‘A rising tide lifts all boats’ still holds true for most job-seekers. As the economy improves, more people find jobs while unemployment and poverty rates generally decline.
However, even as our economy has improved, the job market has failed to include some people – especially those with long gaps since their last job, no “legitimate” work experience, those with histories of incarceration, or those living with a disability. The result? 45 million Americans live in poverty – a number unchanged over the past three years.
Today, many people looking to enter the workforce face an uphill battle given their limited access to the hiring market despite the fact that many of the people who employers routinely turn away for the reasons noted are willing to work and, given some training and experience, are fully able to do so.
We want and need more people to work. The vast majority of people who are poor are not working. Once people are working, they have the opportunity to advance and earn more. Taxpayers benefit as prison recidivism rates and homelessness declines. People, families and communities are more productive, healthy, and importantly, hopeful.
We need the full engagement of employers to change this picture. Part of the solution is to expand the number of social enterprises that provide a way in for those left out. One type of social enterprise is a mission-driven business that focuses on assisting and hiring people who face barriers to work.
These enterprises earn and reinvest their revenue in order to provide more people with jobs that build skills and a career path. They also offer a more financially sustainable business model than many other workforce development programs.
Some social enterprises operate as a business with employers as their customers, so they understand that employers demand well-prepared workers. To accomplish this, they provide transitional jobs that train and prepare people for the workforce. They then place people in a variety of companies and provide ongoing skills support to enable their workplace success.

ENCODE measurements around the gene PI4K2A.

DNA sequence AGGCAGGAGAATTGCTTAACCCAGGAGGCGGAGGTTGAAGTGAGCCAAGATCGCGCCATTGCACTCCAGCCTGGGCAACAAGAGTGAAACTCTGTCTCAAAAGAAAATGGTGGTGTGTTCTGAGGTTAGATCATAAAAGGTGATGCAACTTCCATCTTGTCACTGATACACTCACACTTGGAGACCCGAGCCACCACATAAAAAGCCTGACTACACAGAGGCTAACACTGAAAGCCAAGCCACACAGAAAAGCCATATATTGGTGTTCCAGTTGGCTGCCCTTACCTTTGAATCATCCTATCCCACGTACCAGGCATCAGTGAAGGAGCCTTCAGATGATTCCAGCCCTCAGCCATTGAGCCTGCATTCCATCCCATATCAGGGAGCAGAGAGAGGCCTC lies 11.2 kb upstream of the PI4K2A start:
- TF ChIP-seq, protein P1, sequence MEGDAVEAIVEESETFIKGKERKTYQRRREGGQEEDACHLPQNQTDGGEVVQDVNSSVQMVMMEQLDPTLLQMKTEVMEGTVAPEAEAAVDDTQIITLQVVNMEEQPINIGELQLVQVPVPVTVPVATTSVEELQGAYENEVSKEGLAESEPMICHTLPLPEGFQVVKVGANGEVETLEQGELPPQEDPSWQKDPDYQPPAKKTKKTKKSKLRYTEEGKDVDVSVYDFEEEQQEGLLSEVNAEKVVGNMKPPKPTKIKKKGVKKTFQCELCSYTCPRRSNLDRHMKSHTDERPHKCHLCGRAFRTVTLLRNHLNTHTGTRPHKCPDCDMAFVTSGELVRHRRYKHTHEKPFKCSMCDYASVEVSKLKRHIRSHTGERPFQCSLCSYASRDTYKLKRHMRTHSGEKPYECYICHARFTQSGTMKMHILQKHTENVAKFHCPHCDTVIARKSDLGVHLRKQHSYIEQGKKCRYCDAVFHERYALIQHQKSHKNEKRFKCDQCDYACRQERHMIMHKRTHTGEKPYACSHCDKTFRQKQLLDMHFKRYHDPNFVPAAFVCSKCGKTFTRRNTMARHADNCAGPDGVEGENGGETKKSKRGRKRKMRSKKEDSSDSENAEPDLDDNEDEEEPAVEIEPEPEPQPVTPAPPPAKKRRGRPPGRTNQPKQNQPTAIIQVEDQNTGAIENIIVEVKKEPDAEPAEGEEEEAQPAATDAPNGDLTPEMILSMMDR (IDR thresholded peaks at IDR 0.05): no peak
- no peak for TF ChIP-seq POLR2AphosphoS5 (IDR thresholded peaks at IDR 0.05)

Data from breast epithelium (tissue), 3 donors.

The U.S. has a small but thriving social enterprise landscape that employs tens of thousands of people. Comparatively, U.S. corporations and our federal government are doing much less than our international peers to foster the growth of these companies and the people they train. With a dedicated effort in the U.S., we can achieve a lot more.
In the UK, for example, the Public Services (Social Value) Act of 2012 encourages certain private companies to include social enterprises in their supply chain. The Social Business Partnership in the UK acts as a brokerage for businesses seeking to procure goods and services from a social enterprise. Wates, one of the UK’s largest construction firms, sets annual procurement spending goals from social enterprises. In Australia, Social Traders partners with a management consulting firm to promote social procurement in the private sector.
Although U.S. lags behind, green shoots are sprouting in this country. Some large employers have seen the business benefit of hiring people once considered unemployable. Examples include Cascade Engineering and Butterball Farms that each hire the formerly incarcerated, and Southwire and GAP Inc. that each employ at-risk youth. Many cities are also adopting initiatives that require employers to first screen an applicant’s essential skills before checking on whether they have criminal records.
Other positive steps include Year Up and Opportunity Nation that announced a new Grads of Life initiative to place “opportunity youth,” the 5.8 million young adults in this country who are out of school and seeking work, into employment. The national intermediary SourceAmerica, formerly known as NISH, is helping its member enterprises that employ people with disabilities to access more private sector contracts. Best Buddies announced the I’m IN to Hire initiative to promote the business benefits of hiring people with intellectual and developmental disabilities. The Business Roundtable is working on a new essential skills framework to level the playing field for frontline job applicants. President Obama has gotten support from more than 300 businesses in answer to his call to hire the long-term unemployed.
While these individual initiatives are admirable, it is time for the U.S. to embark on a collective effort to focus on hiring practices. Business guru Michael Porter’s shared value initiative, where companies create measurable business value by identifying and addressing social problems that intersect with their business, offers a useful framework for a U.S. effort.
Perhaps as the presidential election heats up, we can spend less time poking holes in the hull of our collective ship, and more time talking over how our rising tide can truly lift all boats.
–This piece originally appeared on The Hitachi Foundation website.